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Prince Harry claims he warned Twitter CEO of US Capitol Hill riots BEFORE they happened | Royal | News

Speaking to Wired, the Prince said: “I warned Jack that a coup was being staged on the day before (Jan 5), and I haven’t heard from him since.” The Capitol Hill riot saw far-right activists violently storm the US Capitol building on January 6.

The riot was reported to have gained traction on social media, leading to Twitter to do a mass purge of accounts the following day, including the suspension of Donald Trump’s account.

The conversation with WIRED, which saw Harry discuss the perils of misinformation on the internet, was part of their “Re-Wired” event.

The event saw high profile figures discuss “how to build a better future”.

Harry said: “Misinformation is a global humanitarian crisis.

“I lost my mother to this self-manufactured rabidness.”

However, he said that the issue is mainly caused by a small number of accounts causing the issues.

He said: “More than 70 percent of the hate speech about my wife on Twitter can be traced to 50 accounts.”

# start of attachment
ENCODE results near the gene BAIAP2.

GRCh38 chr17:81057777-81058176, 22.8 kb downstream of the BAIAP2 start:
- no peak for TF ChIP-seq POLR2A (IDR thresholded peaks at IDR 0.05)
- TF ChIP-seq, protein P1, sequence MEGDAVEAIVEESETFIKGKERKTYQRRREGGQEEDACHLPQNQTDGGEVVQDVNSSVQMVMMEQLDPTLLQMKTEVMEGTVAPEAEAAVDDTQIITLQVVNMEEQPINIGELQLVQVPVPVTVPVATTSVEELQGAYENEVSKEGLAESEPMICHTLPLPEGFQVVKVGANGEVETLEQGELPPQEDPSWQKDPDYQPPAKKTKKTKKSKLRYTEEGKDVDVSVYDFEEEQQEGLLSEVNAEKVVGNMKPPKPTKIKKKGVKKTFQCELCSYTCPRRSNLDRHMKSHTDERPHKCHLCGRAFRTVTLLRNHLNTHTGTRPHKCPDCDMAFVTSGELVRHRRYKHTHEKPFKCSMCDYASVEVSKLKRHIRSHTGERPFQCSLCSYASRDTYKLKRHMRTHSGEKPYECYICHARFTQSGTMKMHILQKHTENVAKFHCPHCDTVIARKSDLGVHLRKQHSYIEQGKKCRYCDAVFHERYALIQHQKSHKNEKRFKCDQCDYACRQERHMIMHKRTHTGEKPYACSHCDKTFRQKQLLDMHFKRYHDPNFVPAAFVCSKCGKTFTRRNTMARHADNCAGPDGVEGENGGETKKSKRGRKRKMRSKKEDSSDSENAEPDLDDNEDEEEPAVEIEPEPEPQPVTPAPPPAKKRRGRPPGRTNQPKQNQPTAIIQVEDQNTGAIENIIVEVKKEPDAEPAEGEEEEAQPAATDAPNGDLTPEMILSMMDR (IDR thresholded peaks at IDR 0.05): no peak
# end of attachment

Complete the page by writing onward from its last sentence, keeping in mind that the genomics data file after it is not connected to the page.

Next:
This comes after data analysis firm Bot Sentinel investigated the source of online hatred aimed at the Duchess of Sussex, finding that 70 percent of the original hate content came from just 55 Twitter accounts.

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She said: “When the roots of these conspiracies are so deep, it comes as little surprise that the threats continued, the disinformation continued.

“A lot of people who attended Capitol Hill felt so passionate about this – and really genuinely believed these false claims spreading online about voter fraud.”

Earlier today, Meghan Markle launched her own attack on social media channels when she spoke at a New York Times event.

She said that the introduction of a “dislike” button would lead to fewer negative comments.

She said: “One of the things that seems like such an easy solve from my lens, if you look at Instagram for example, there’s a like button and then there’s comments,” she said.

“So if you disagree with something you have to comment on it in a really vitriolic way. If there was a dislike button wouldn’t that hugely shift what you were putting out there, because you could just like it or just dislike it.”

“Now you have to like it or say something negative. It is just adding to this really unfortunate cycle that I think is having an unfortunate effect on women across the world.”

WIRED’s online event saw a number of high profile figures attend, including Apple’s Jony Ive and Vogue’s Anna Wintour.

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